Things to Consider when Purchasing a House in Europe
Purchasing a property is rarely a stress free undertaking, and buying a home abroad comes with additional challenges. In this article we’ll outline your foreign currency exchange options to help you get to grips with a key aspect of buying a property in Europe.
Bank or a Broker?
When it comes to purchasing a property abroad you have two main options for moving the money needed to fund it: using a bank or a currency broker. Doing your research in this area is imperative as different banks and brokers offer varying deals and options. With enough careful research you’ll be able to find the service provider to suit your needs and potentially save thousands.
Many people opt to use a bank because they think it’s simpler if their money is handled in one institution. You may find this preferable, but if you have regular payments to manage it’s worth noting that most banks will charge a fee for every transaction you make. With the transfer fees being anything from £10 -£40, the additional costs can really add up over the course of the year.
A broker, meanwhile, can help you limit your exposure to the volatility of the currency market and don’t charge fees for any transaction. They can also beat the exchange rates offered by banks by up to 3% – which can result in you getting thousands of extra Euros for your Pounds. Some brokers also assign their clients a personal Account Manager who can give expert guidance and manage payments as expediently and cost effectively as possible.
Buying Property Abroad
Let’s say you have found your dream house in Spain. You will be required to exchange Pounds into Euros to buy the property, and the way you chose to move your money can make a big difference to how much you have to spend.
If you wish to use a bank then it is advisable to make sure you have a thorough understanding of the fees and commission costs involved. If you decide to go down the path of using a currency broker do your research first to ensure the one you chose is authorised by the FCA and operates segregated client accounts to maintain total fund security.
The Currency Market
Having some knowledge of the currency market can be useful if you need to move money to Europe as securing a favourable exchange rate can save you a lot of money. This is particularly important when using a bank because you are unlikely to have an Account Manager to offer guidance on exchange rate movements and market trends.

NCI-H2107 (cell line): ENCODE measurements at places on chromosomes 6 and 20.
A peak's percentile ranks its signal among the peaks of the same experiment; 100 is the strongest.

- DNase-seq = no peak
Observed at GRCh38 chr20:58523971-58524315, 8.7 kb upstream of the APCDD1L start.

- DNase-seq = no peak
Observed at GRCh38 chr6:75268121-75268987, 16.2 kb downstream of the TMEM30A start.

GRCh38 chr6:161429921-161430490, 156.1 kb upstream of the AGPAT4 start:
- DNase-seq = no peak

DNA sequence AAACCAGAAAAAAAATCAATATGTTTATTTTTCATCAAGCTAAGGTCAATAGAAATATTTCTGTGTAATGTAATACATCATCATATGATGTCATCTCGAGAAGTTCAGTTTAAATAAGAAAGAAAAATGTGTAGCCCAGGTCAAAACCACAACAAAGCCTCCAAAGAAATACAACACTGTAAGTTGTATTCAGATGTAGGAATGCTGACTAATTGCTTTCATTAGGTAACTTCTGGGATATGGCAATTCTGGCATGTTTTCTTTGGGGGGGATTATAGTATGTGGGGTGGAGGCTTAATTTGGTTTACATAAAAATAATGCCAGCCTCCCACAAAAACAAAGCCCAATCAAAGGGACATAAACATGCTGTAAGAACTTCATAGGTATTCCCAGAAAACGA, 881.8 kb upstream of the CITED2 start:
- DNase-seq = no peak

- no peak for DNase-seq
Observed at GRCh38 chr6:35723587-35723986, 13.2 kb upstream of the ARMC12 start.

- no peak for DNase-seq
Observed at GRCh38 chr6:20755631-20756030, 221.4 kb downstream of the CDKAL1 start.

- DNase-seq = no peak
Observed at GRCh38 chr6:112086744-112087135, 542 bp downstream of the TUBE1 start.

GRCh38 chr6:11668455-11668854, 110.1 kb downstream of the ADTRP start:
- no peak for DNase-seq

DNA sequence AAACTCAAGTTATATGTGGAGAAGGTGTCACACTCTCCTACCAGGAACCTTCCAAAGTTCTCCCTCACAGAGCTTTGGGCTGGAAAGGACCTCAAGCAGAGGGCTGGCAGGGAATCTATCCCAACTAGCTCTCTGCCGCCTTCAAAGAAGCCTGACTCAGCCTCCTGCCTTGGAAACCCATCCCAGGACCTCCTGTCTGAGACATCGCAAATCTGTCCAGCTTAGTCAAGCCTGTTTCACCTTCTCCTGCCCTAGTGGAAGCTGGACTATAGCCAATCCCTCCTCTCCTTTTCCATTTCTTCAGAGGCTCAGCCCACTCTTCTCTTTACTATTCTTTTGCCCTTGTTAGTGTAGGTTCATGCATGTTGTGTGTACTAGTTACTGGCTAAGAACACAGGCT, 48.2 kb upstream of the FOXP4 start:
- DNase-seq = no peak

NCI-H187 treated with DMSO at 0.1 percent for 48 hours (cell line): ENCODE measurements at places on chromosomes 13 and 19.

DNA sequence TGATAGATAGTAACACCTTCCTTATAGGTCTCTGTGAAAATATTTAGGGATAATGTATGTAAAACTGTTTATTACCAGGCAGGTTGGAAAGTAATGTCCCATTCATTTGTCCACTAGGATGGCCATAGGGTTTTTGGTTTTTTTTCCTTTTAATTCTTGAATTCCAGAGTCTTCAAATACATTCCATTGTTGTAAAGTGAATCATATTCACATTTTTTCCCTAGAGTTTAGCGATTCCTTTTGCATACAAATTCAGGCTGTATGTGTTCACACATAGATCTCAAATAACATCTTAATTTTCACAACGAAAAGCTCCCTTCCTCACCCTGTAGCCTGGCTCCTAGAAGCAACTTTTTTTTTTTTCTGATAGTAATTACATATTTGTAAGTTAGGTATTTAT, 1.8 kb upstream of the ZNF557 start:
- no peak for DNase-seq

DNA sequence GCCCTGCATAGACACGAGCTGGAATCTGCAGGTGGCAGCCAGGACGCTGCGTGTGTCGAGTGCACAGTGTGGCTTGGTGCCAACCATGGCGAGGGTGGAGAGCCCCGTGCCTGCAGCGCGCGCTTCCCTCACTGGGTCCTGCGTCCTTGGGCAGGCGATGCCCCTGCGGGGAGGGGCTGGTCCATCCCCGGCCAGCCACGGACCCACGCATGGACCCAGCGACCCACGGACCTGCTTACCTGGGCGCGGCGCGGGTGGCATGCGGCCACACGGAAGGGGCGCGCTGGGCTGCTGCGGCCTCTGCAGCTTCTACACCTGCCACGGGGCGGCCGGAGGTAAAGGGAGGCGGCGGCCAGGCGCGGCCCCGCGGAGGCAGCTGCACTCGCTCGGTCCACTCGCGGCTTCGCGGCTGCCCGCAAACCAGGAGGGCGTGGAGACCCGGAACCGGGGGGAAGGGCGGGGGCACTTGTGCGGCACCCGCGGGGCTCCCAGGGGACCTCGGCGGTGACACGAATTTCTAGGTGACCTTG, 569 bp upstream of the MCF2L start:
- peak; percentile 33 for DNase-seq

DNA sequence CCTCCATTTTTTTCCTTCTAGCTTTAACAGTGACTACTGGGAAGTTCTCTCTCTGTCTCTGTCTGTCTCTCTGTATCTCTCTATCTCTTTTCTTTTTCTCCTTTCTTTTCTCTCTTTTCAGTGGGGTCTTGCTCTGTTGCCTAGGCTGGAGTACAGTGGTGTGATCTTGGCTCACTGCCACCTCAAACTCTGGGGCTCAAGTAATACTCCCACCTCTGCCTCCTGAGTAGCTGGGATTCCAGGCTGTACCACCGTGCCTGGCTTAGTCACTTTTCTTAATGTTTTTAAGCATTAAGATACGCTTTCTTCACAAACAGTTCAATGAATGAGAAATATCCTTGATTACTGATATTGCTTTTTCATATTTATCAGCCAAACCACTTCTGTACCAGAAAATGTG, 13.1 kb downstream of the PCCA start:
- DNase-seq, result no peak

Some brokers also offer services to help you safeguard your transaction against market volatility, such as the option of fixing a favourable rate for up to two years in advance of a trade; a particularly useful service if you are unsure exactly when you’ll need to move the money. Although fixing a rate does mean you’d miss out if the exchange rate improved in the future, it also prevents you from losing funds if the market moves against you.
The Exchange Rate
If you use a bank to exchange currencies you will need to be confident about exchange rates and how many Euros you would expect to get for your Pounds. A broker can save you up to 3% on the exchange rate compared to a bank which is significant when moving a large sum of money.
Let’s look at an example: Say you had to transfer £200,000 into Euros. If a bank got you a rate of 1.38, a broker could get you a rate of 1.42. On a £200,000 exchange that’s the difference of €276,000 with a bank and €284,000 with a broker; amounting to a saving of €8000 even before you take into account transfer fees and commission costs.
When it comes to such a massive, life-changing event as purchasing a property abroad; research is the best thing you can do. Using a bank or a broker is often down to personal preference, but it is worth making comparisons between the two, and between different institutions, in order to get the best deal for you.